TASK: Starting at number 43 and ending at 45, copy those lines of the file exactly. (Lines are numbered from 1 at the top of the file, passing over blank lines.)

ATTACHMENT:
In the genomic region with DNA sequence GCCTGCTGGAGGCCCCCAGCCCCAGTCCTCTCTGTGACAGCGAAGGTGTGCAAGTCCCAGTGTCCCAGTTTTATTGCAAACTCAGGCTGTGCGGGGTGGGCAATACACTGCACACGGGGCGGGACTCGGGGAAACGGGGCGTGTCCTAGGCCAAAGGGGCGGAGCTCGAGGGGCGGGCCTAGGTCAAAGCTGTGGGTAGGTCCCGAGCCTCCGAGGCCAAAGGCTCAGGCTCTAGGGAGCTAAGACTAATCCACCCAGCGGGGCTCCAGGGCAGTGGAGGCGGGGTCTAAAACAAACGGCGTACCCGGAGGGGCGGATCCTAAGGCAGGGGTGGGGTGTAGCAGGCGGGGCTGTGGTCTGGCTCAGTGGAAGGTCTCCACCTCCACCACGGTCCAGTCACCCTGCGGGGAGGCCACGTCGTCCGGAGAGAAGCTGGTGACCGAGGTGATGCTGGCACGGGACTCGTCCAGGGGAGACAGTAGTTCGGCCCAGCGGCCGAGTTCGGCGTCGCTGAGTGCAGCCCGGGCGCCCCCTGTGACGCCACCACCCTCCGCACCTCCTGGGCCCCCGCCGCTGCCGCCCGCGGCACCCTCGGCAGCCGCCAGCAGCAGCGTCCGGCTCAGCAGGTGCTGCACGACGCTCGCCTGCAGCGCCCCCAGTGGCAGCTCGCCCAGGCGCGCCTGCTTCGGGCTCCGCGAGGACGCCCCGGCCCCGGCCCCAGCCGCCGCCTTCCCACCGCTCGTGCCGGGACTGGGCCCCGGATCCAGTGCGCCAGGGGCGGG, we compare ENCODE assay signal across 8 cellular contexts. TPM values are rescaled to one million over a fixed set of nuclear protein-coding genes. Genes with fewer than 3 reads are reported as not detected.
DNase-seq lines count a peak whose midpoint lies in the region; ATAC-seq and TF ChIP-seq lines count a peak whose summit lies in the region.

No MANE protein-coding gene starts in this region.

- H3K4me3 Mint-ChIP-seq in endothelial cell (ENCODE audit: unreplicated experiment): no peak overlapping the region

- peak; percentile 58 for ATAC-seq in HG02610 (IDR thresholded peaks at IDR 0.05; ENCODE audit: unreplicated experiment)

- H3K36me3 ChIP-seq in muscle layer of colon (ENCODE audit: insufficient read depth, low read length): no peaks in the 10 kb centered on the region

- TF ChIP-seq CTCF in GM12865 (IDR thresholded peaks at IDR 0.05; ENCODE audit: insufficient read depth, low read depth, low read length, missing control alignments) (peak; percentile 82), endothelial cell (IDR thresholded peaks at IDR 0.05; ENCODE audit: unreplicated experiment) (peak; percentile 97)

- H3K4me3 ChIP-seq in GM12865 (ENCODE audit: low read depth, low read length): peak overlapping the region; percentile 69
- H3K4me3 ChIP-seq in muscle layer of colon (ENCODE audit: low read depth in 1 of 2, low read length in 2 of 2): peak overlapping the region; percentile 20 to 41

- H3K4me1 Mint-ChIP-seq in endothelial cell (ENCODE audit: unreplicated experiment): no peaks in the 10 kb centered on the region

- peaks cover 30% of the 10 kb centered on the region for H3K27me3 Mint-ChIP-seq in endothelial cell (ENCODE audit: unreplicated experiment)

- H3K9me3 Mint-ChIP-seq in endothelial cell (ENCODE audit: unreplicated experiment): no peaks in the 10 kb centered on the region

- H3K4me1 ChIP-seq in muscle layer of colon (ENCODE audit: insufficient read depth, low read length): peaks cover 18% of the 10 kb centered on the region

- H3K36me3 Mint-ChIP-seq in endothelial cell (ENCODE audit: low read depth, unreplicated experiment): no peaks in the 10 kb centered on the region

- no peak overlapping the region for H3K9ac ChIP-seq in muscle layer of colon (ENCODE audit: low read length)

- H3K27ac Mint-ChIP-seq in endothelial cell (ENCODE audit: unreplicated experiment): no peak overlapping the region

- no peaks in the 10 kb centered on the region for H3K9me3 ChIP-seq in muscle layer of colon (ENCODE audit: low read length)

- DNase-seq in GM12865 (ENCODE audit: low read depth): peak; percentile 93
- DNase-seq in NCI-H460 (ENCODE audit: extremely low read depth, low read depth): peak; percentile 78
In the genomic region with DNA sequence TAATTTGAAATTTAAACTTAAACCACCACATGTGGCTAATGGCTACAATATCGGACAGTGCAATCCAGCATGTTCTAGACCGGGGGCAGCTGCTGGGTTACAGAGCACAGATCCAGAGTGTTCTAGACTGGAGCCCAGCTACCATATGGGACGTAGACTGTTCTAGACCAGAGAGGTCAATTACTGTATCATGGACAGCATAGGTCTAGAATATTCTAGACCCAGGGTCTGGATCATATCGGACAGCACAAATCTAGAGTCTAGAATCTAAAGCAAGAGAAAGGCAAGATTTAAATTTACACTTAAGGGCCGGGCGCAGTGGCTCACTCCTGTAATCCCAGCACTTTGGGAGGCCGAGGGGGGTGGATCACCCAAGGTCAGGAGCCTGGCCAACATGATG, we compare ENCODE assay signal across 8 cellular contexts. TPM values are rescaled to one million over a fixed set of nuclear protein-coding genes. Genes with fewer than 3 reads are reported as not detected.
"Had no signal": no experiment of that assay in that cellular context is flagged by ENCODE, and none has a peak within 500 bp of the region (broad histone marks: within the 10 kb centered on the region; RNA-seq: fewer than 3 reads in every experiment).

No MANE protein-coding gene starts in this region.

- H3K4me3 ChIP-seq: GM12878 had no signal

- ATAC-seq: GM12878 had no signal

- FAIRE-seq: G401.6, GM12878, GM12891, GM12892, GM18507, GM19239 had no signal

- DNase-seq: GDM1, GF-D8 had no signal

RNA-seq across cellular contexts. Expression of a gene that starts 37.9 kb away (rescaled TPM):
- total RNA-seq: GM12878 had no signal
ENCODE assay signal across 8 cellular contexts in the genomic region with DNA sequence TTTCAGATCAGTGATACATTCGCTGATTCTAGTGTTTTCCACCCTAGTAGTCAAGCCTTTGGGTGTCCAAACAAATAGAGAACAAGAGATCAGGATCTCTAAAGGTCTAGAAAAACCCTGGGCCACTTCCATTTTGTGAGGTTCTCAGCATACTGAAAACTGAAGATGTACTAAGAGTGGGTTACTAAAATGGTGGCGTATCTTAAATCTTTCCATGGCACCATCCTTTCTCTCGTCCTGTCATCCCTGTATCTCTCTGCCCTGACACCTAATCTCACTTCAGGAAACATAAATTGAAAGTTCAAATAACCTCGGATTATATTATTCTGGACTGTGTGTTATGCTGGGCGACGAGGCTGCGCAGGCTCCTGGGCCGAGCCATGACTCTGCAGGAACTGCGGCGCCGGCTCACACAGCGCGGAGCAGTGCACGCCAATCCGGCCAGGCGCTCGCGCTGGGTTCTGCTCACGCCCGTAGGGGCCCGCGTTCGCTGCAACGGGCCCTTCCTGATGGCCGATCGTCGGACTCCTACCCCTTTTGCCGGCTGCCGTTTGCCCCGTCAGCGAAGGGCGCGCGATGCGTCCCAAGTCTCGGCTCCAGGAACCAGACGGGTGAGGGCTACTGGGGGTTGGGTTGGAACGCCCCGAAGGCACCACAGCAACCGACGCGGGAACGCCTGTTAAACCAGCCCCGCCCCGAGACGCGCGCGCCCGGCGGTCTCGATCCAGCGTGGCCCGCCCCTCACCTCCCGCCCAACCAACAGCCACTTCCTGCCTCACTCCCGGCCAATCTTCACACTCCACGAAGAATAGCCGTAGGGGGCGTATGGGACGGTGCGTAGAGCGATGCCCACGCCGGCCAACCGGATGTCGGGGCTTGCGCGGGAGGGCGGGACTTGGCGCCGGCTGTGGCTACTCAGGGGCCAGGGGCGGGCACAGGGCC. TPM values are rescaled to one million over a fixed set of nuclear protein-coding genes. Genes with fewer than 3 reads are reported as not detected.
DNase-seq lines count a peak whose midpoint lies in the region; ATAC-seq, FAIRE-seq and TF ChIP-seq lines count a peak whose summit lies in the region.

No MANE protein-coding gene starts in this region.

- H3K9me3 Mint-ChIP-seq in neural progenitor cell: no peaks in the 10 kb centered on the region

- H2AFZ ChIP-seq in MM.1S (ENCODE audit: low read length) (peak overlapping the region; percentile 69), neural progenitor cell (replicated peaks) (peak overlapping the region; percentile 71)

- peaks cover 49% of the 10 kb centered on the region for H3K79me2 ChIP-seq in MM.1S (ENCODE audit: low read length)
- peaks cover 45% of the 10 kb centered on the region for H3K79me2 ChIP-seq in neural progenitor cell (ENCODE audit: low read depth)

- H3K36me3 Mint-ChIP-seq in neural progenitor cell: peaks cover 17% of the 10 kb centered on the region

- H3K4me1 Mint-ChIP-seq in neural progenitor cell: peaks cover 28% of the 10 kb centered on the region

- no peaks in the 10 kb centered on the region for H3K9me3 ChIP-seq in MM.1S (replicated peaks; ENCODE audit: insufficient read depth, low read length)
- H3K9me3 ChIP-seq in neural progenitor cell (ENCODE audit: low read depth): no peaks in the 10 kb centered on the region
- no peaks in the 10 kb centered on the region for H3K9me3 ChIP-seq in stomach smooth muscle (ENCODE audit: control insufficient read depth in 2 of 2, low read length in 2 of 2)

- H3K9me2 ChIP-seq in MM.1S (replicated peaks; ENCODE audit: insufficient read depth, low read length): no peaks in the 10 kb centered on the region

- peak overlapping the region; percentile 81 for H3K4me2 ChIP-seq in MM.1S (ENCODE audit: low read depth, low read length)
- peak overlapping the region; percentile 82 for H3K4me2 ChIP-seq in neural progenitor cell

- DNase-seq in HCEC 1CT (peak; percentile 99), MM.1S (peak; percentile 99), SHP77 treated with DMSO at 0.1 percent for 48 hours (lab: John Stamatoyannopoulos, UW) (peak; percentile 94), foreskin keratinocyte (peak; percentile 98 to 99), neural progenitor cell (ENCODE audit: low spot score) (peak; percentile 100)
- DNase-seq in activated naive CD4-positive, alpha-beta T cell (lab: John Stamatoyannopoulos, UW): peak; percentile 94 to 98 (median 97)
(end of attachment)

- peak overlapping the region; percentile 82 for H3K4me2 ChIP-seq in neural progenitor cell

- DNase-seq in HCEC 1CT (peak; percentile 99), MM.1S (peak; percentile 99), SHP77 treated with DMSO at 0.1 percent for 48 hours (lab: John Stamatoyannopoulos, UW) (peak; percentile 94), foreskin keratinocyte (peak; percentile 98 to 99), neural progenitor cell (ENCODE audit: low spot score) (peak; percentile 100)
- DNase-seq in activated naive CD4-positive, alpha-beta T cell (lab: John Stamatoyannopoulos, UW): peak; percentile 94 to 98 (median 97)